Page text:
Abba Kovner in Vilna, 1944
"Jewish youth! Do not trust those who are trying to deceive you. Hitler plans to destroy all the Jews of Europe. We will not be led like sheep to the slaughter! True, we are weak and defenseless, but the only reply to the murderer is revolt! Brothers! Better to fall as free fighters than to live by the mercy of the murderers. Arise! Arise with your last breath!"
Abba would go on to command the FPO, lead the famed 'Avengers' partisan unit, help found the State of Israel (becoming one of its most honored poets), and reputedly continue to hunt Nazis after the war.
Born in 1918 in Sebastopol, Russia, Abba spent his high school years in Vilna, Lithuania, which was referred to as the 'Jerusalem of Europe.' There he joined the Ha-Shomer Ha-Za'ir youth movement. Hearing rumors of killings and mass graves in nearby Ponar, Abba and his youth group friends self-organized as partisans. They snuck out of the ghetto to execute sabotage missions, manufactured bombs, trained fighters, and acquired weapons that were smuggled into the ghetto in false-bottomed coffins or through the sewers.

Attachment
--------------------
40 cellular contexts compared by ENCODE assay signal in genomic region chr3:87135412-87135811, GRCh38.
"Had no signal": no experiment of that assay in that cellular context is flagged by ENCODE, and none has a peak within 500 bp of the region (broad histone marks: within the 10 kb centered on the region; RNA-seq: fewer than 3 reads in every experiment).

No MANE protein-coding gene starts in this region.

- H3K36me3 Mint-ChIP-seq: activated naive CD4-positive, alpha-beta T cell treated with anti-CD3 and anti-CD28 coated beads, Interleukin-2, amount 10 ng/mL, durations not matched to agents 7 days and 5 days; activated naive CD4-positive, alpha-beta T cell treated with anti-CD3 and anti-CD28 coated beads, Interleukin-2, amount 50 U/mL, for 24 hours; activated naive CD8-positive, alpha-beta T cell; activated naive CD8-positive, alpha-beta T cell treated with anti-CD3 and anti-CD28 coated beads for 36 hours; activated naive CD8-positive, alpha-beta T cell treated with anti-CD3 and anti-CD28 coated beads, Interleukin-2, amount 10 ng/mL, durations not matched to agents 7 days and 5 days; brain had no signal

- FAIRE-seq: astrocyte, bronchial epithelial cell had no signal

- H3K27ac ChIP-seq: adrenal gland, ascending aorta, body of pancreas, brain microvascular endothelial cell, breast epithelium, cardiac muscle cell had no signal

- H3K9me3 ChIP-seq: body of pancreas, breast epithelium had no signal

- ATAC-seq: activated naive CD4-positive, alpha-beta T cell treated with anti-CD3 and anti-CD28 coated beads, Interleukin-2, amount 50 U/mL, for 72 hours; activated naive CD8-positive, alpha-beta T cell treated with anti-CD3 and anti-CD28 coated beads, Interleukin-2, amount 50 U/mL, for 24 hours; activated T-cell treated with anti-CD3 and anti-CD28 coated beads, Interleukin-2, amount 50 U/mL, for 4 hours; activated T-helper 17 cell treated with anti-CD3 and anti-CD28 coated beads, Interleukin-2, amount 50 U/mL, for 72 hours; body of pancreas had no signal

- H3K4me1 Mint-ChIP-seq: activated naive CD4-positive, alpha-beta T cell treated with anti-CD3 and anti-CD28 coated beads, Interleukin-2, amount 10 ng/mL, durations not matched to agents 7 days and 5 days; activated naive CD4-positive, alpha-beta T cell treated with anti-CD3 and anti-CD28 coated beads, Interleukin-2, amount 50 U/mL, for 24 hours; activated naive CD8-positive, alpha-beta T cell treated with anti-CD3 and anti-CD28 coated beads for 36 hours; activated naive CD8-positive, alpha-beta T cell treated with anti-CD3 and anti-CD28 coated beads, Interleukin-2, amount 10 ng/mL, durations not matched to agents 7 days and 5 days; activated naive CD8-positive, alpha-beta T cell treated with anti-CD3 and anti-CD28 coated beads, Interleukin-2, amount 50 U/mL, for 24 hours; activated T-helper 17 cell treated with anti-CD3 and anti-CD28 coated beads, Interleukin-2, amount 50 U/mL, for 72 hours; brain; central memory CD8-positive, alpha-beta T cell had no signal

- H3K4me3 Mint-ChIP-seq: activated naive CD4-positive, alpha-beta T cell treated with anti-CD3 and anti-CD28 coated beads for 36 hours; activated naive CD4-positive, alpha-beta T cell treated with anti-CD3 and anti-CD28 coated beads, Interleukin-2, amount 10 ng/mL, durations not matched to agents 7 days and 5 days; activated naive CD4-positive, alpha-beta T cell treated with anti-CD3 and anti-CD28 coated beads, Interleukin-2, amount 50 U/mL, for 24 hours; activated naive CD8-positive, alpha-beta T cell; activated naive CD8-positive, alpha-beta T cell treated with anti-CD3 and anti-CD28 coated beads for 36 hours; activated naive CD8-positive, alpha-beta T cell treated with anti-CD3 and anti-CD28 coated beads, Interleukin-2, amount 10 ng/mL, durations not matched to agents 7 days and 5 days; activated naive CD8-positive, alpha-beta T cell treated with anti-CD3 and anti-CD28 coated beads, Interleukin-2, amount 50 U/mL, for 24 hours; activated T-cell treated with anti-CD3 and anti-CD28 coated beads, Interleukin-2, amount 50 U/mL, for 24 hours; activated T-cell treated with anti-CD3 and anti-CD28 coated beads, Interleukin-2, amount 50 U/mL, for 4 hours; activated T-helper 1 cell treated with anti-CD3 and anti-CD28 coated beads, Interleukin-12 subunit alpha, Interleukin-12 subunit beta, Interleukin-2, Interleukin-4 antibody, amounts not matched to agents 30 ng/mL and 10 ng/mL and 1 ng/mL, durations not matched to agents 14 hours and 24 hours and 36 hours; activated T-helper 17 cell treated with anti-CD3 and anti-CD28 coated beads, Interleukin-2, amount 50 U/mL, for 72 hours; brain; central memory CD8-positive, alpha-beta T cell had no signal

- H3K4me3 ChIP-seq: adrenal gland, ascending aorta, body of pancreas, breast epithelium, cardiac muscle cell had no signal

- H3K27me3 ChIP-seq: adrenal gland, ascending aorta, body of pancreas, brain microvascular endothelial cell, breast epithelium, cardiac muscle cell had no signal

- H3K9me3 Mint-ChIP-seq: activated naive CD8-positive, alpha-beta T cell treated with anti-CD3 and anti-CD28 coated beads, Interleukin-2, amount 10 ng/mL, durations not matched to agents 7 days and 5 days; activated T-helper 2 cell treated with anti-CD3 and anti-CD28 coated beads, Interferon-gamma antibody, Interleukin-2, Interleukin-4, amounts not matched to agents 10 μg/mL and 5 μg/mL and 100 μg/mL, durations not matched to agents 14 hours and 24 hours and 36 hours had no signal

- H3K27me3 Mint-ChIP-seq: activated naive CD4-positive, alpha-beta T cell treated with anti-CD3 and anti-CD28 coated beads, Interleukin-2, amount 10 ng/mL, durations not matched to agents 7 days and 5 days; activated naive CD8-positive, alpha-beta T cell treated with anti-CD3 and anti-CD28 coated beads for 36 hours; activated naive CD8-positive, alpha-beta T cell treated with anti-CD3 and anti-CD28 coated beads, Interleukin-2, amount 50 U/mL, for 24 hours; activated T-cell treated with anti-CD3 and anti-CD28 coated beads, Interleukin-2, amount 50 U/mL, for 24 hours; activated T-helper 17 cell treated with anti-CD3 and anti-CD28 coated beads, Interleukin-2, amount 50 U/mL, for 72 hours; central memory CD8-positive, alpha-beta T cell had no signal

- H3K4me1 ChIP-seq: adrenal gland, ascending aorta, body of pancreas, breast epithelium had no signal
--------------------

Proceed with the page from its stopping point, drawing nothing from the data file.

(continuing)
The FPO continually pleaded with the Jews of Vilna to join the partisans in a popular uprising. Realizing Vilna's Jews would not rise up before the final destruction of the ghetto, Abba sent the majority of the partisans (about 300) into the forest. Those who stayed, including Abba, took up positions in abandoned buildings and briefly fought the Germans before escaping the destruction.
Abba led the remaining partisans to the Rudnicki Forest where the Avengers earned a distinguished record, destroying over 180 miles of train tracks, 5 bridges, 40 enemy train cars, killing 212 enemy soldiers, and rescuing at least 71 Jews. Abba was convinced that Jews could gain self-respect through fighting and that Jews must fight as Jews. He refused to be absorbed into Lithuanian or Russian partisan groups.
Abba and the surviving Avengers returned to Vilna with the Red Army on July 7, 1944, recapturing the city from the Germans on July 13, 1944. Following the war, Abba helped surviving Jews reach Mandate Palestine. He also formed a new organization with 50 other partisans, reportedly attempting to poison thousands of Nazi and SS prisoners in a Nuremberg POW camp. Accounts differ as to how many Germans were injured or killed. Soon after, he and fellow Vilna partisan Vitka Kempner were married and smuggled into Mandate Palestine.
In 1961, Abba testified at the trial of Nazi war criminal Adolf Eichmann. He continued to inspire people with his writing and won the "Israel Prize" in literature for his poetry in 1970. Abba Kovner passed away in 1987, followed by Vitka Kempner in 2012. They are survived by two children and several grandchildren.